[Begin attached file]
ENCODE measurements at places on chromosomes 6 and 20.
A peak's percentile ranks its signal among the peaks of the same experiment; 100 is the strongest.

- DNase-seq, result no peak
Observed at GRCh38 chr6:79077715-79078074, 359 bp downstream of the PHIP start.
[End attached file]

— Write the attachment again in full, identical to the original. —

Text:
ENCODE measurements at places on chromosomes 6 and 20.
A peak's percentile ranks its signal among the peaks of the same experiment; 100 is the strongest.

- DNase-seq, result no peak
Observed at GRCh38 chr6:79077715-79078074, 359 bp downstream of the PHIP start.